Hopes that State Road 56 reconstruction along Vevay Hill would be completed and traffic restored by mid-December have faded away – but there’s still a chance that Switzerland County residents will get a Christmas present of a new roadway.
Brad Burk, project manager with the Indiana Department of Transportation, said that work is moving along, but there is still quite a bit to be completed before traffic can resume on the hill.
“We’re paving surface today,” Brad Burk said on Wednesday morning. “All the piers are done. Everything behind the wall is done. All we’ve got left is the surface and the approaches to pave and we’ve got to stripe it, put the guardrail in and the signs up.”
Brad Burk said that if the project continues to be lucky with good weather, the road could reopen around Christmas, but there’s no way of predicting what type of weather might blow into the area in the coming weeks. Force Construction, which is contracted for the job, believes that it can have the road open in January – which would still be far ahead of the original projected completion date of April of next year.
Brad Burk said that the surface of the road should have been completed on Wednesday, and following that there will be a few approaches, such as driveways, that will need to be paved and brought to the road. The work is expected to happen today (Thursday).
After that, crews will come in to lay out the striping that will go on the roadway surface. Brad Burk said that the actual striping won’t take very long, but the planning of where the striping will go will probably take about a day.
Added to that is the fact that the temperature must be at least 40 degrees when the striping is done so that the paint adheres to the road surface, and the temperature must remain above 40 degrees for over two hours after the paint is applied so that it will bond securely.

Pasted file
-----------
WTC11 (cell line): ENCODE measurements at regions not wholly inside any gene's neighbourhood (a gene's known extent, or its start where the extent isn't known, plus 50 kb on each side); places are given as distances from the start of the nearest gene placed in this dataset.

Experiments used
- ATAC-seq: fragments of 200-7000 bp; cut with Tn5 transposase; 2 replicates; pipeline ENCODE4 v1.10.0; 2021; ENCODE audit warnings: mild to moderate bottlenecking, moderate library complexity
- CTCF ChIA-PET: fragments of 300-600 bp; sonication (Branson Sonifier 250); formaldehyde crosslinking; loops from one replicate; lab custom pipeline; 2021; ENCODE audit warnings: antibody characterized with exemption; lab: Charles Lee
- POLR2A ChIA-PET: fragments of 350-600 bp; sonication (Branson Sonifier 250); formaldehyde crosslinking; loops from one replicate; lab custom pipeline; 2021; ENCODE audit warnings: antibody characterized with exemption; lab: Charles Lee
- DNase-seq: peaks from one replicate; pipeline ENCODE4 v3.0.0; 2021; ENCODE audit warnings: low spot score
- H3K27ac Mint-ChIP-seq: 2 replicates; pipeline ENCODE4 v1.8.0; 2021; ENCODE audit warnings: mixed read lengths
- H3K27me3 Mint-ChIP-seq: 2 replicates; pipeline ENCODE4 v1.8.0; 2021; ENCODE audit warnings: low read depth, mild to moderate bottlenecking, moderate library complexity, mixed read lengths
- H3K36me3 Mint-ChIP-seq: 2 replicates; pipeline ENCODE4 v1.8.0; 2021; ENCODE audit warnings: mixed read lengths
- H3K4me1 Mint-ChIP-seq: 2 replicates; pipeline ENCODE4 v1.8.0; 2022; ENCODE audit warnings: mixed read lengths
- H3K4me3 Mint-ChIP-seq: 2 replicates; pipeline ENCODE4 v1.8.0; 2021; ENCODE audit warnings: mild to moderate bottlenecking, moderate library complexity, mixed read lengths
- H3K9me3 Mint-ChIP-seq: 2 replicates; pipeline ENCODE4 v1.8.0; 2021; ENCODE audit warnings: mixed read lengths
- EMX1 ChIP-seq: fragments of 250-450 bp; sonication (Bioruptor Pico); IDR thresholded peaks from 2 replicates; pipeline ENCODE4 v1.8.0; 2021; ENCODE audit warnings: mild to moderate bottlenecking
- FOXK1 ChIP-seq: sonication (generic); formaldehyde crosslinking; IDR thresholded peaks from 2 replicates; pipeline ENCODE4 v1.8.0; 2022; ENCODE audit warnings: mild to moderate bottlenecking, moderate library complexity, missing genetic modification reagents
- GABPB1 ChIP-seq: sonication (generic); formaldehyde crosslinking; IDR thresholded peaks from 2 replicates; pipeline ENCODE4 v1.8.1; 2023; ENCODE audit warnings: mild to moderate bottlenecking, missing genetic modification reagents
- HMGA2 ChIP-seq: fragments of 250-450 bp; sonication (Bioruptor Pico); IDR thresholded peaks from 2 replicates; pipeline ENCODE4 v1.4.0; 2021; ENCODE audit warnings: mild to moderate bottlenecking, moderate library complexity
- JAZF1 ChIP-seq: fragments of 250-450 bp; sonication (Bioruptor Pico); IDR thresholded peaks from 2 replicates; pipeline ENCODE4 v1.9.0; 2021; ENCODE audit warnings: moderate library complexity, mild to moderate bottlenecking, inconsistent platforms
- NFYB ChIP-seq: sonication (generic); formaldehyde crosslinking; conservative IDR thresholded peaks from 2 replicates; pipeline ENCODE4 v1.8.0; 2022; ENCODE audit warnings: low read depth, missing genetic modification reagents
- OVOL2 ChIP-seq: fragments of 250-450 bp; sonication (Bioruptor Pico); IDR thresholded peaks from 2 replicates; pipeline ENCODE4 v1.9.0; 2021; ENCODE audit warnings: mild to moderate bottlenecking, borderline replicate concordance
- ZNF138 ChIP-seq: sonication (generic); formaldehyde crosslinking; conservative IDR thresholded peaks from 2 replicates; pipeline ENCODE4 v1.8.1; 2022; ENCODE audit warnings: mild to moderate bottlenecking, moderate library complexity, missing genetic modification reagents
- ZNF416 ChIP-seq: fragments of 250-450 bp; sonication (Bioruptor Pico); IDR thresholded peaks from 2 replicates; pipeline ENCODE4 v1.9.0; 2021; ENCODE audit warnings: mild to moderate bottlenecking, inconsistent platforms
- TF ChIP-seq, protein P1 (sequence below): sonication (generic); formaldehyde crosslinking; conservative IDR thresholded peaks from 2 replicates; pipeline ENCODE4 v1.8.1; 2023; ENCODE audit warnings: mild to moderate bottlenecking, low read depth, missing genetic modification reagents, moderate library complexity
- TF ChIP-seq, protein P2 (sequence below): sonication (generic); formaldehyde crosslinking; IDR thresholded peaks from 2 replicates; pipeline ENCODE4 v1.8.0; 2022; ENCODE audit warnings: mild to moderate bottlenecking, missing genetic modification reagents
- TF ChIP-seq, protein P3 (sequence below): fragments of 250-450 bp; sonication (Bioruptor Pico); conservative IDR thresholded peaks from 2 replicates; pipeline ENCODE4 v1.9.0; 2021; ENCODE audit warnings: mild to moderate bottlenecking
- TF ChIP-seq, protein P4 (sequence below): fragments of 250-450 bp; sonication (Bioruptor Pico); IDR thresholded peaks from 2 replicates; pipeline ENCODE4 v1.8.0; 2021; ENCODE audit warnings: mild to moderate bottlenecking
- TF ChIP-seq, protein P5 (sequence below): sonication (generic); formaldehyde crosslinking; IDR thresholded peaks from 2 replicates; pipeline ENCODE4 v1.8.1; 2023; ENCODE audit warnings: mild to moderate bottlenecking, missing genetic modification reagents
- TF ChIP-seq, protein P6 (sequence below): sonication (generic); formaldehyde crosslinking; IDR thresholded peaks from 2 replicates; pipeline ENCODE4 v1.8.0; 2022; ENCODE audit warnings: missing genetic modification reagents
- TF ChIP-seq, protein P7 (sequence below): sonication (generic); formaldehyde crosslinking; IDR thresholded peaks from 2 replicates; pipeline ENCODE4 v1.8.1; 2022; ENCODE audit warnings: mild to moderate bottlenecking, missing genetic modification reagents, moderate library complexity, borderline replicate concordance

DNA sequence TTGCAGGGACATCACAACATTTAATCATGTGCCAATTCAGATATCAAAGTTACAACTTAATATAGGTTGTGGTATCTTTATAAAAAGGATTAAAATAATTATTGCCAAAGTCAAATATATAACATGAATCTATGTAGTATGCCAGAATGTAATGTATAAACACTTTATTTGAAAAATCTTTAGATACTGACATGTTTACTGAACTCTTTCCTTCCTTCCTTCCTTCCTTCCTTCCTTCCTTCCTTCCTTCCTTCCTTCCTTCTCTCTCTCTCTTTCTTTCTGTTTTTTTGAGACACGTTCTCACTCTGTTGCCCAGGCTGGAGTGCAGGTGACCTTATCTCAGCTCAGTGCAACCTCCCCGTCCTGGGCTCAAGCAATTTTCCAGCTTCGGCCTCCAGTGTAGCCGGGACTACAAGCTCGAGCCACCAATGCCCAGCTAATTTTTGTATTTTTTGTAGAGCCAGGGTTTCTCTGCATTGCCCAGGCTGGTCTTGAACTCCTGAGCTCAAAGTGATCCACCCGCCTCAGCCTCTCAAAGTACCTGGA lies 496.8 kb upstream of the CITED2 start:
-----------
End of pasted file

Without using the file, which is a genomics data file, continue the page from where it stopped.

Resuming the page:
“I’d say that first good day we get in the 50s, they need to be in here to stripe the thing,” Brad Burk said.
Then comes the guardrail.
The guardrail runs the entire 2,600-foot length of the wall, but the posts that hold the guardrail in place need to be driven every 16-3/4 inches all along the 2,600-foot span, which means there needs to be a lot of posts driven into the ground.
“They told me that it would take two weeks to put the guardrail in,” Brad Burk said.
The guardrail posts go between where the back of the curb is and the wall, where there is a two-foot area of stone. Brad Burk said that weather won’t necessarily hamper the installation of the guardrail and signage.
“If we still get decent weather, I can see (the hill opening to traffic) around Christmas, if we’re lucky,” Brad Burk said. “Two weeks for the guardrail, a day to stripe it, and a day for the signs. Of course all of that depends on us continuing to get good weather.”
Vevay Hill was closed to all traffic in April of this year so that a $6.3 million reconstruction and stabilization of the roadway along the hill could be accomplished. Over the years the area has been the site of slides that have caused inconsistencies in the roadway surface and the hillside below the road has eroded.
To offset those slides, a series of concrete piers were poured on the south side of the roadway, creating a wall that will prevent slippage. In the original plans, the road was to have remained closed until July 1st of next year.